Generally, an apology or admission of fault by a person is admissible against that person in litigation. Recently, however, as a matter of public policy, some states have promulgated what are commonly referred to as “apology laws.” These apology laws typically come into play in medical malpractice cases, when juries are prevented from hearing evidence of a health care provider’s apology.
In 2004, Ohio enacted an “apology law,” to prevent the admissibility of health care providers “expressing apology, sympathy, commiseration, condolence, compassion, or a general sense of benevolence,” following an unexpected medical outcome. In a recent case, Stewart v. Vivian, the Ohio Supreme Court not only rebuffed challenges to the validity of Ohio’s apology law, but the court also interpreted the Ohio statute broadly to prevent Ohio juries in medical malpractice cases from hearing about a doctor’s apology, even when the apology contains an admission of fault.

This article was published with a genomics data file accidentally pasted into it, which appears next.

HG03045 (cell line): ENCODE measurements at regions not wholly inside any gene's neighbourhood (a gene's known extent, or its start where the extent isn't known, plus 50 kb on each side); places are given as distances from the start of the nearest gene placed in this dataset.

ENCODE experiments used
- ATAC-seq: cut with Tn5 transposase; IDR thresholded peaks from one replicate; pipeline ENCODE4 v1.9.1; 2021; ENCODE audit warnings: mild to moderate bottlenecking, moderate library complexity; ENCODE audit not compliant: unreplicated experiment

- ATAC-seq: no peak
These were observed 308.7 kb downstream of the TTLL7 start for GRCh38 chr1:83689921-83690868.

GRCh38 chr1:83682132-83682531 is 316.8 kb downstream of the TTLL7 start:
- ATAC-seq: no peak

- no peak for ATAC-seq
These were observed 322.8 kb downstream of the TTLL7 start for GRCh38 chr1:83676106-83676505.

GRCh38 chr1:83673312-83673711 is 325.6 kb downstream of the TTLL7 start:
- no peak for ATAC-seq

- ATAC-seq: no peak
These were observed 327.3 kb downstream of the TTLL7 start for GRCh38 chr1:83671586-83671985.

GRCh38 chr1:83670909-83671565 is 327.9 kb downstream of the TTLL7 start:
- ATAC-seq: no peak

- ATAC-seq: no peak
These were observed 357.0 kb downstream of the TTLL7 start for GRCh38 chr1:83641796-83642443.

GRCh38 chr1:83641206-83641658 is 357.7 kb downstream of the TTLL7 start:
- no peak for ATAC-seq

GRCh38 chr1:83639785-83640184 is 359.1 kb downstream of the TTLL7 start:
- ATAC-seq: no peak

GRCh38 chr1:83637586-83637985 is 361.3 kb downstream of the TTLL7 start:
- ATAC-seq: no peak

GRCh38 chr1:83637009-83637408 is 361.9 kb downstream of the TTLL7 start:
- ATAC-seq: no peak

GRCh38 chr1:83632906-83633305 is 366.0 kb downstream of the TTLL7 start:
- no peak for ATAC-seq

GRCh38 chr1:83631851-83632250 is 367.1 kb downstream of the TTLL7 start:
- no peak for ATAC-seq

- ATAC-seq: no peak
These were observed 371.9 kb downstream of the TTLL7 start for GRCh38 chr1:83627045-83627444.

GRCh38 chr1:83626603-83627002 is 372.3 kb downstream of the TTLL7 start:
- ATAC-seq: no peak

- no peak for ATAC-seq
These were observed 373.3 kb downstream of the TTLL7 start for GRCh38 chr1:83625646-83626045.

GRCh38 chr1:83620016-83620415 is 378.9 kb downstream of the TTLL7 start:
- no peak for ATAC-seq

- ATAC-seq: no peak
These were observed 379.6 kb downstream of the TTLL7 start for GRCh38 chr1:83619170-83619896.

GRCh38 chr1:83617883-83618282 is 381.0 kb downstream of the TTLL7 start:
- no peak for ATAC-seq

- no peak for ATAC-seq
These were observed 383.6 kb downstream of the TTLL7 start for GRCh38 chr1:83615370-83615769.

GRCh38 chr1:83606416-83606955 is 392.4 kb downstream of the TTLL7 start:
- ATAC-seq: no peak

Maryland also has an apology law. However, Maryland’s apology law does not extend to admissions of fault when expressed within the context of an apology. Maryland’s applicable statute has language similar to Ohio’s in providing that expressions of apology are inadmissible to prove negligence. However, Maryland’s statute also explicitly states that admissions of “liability or fault” are admissible.
There is, however, always some uncertainty as to whether a statement constitutes an apology or an admission of fault. Therefore, it is always sound advice for any health care provider who is expressing a statement of regret or apology to choose his or her words carefully.
Justin P. Katz
410-576-4102 • firstname.lastname@example.org